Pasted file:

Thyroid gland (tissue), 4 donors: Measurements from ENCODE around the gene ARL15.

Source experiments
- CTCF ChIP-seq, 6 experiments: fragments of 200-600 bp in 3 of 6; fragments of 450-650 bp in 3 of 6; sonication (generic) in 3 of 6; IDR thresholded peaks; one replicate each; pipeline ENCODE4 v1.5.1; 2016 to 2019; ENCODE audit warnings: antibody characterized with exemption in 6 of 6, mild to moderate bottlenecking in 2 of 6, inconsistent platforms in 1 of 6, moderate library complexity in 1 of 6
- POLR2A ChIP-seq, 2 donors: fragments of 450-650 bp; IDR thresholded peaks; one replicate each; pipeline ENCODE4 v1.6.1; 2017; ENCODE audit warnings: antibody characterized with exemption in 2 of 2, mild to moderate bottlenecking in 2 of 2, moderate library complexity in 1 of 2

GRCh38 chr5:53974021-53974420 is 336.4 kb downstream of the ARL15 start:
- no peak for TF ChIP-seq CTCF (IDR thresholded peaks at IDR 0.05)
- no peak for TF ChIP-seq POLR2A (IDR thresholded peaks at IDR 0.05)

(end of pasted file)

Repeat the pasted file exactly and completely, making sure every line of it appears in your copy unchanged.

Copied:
Thyroid gland (tissue), 4 donors: Measurements from ENCODE around the gene ARL15.

Source experiments
- CTCF ChIP-seq, 6 experiments: fragments of 200-600 bp in 3 of 6; fragments of 450-650 bp in 3 of 6; sonication (generic) in 3 of 6; IDR thresholded peaks; one replicate each; pipeline ENCODE4 v1.5.1; 2016 to 2019; ENCODE audit warnings: antibody characterized with exemption in 6 of 6, mild to moderate bottlenecking in 2 of 6, inconsistent platforms in 1 of 6, moderate library complexity in 1 of 6
- POLR2A ChIP-seq, 2 donors: fragments of 450-650 bp; IDR thresholded peaks; one replicate each; pipeline ENCODE4 v1.6.1; 2017; ENCODE audit warnings: antibody characterized with exemption in 2 of 2, mild to moderate bottlenecking in 2 of 2, moderate library complexity in 1 of 2

GRCh38 chr5:53974021-53974420 is 336.4 kb downstream of the ARL15 start:
- no peak for TF ChIP-seq CTCF (IDR thresholded peaks at IDR 0.05)
- no peak for TF ChIP-seq POLR2A (IDR thresholded peaks at IDR 0.05)